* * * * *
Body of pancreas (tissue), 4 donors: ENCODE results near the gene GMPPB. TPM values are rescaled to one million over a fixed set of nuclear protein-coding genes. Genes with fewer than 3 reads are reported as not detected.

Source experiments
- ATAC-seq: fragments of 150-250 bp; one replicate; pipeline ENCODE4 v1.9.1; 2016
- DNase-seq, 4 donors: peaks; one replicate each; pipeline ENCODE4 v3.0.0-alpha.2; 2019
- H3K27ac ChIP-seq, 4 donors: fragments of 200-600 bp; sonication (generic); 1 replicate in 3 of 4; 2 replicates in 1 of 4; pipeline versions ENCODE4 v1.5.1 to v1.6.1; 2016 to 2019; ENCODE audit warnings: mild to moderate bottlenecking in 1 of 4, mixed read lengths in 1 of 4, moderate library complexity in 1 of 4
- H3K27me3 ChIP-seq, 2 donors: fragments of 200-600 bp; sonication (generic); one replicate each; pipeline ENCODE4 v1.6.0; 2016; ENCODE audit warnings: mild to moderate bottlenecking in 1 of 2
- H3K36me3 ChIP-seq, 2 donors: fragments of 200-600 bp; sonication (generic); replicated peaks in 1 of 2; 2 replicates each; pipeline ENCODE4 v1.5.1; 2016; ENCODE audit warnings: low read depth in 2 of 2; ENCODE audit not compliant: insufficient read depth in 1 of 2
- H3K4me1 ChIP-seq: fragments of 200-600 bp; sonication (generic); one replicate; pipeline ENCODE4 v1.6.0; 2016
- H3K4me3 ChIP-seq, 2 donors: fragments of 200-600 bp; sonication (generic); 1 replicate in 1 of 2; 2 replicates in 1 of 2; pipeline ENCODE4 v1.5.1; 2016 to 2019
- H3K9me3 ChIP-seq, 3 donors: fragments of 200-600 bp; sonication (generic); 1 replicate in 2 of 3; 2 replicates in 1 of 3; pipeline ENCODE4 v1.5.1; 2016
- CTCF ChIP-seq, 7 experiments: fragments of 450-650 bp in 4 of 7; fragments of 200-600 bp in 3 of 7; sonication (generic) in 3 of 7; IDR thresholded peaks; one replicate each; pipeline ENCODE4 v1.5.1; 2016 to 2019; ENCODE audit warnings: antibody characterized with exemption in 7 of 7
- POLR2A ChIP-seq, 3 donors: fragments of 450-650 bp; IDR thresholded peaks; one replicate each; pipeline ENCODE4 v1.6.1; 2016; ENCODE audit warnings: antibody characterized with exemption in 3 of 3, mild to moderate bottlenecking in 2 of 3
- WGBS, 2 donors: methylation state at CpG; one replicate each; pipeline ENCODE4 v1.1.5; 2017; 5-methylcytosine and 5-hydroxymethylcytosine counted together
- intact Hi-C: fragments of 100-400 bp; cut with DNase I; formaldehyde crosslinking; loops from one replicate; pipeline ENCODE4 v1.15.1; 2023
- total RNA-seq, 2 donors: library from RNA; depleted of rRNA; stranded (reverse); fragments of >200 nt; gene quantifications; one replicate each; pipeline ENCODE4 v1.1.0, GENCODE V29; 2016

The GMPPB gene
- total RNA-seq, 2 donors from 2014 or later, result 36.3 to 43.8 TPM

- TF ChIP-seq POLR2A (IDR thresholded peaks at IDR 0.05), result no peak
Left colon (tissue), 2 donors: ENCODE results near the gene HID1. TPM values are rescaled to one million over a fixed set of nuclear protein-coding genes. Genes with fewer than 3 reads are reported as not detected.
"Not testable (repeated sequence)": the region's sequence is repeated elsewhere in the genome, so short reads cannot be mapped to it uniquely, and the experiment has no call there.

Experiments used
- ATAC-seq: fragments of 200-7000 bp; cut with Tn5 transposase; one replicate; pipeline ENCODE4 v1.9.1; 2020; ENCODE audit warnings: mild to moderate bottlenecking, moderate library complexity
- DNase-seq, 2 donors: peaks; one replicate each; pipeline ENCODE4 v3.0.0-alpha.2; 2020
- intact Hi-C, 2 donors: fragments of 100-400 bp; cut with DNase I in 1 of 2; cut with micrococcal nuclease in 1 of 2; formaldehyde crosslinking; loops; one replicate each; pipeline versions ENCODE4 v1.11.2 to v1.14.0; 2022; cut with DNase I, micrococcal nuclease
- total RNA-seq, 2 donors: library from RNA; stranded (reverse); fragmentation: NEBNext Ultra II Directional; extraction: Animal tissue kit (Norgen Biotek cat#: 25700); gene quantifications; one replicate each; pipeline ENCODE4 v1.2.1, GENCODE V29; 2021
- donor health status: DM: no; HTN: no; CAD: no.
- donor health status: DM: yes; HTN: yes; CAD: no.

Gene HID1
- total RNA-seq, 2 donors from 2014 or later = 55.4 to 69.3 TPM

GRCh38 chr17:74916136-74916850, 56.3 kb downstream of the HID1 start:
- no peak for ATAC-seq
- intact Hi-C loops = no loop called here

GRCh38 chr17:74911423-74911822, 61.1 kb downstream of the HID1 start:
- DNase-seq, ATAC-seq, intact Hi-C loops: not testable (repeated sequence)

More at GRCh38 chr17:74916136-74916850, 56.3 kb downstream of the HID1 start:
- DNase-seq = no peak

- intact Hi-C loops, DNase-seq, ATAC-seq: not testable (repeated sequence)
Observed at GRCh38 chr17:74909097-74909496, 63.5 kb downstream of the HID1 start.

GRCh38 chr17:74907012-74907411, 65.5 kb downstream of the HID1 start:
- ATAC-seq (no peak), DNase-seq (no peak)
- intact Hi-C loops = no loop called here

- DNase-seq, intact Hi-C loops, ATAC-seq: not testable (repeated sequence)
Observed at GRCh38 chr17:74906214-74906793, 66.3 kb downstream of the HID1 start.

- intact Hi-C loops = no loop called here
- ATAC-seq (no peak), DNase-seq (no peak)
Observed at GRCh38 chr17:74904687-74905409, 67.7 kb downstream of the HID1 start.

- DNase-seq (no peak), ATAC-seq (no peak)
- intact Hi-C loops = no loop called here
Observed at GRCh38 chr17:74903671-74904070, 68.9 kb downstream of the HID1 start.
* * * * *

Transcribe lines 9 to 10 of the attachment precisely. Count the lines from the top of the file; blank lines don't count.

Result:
- H3K4me3 ChIP-seq, 2 donors: fragments of 200-600 bp; sonication (generic); 1 replicate in 1 of 2; 2 replicates in 1 of 2; pipeline ENCODE4 v1.5.1; 2016 to 2019
- H3K9me3 ChIP-seq, 3 donors: fragments of 200-600 bp; sonication (generic); 1 replicate in 2 of 3; 2 replicates in 1 of 3; pipeline ENCODE4 v1.5.1; 2016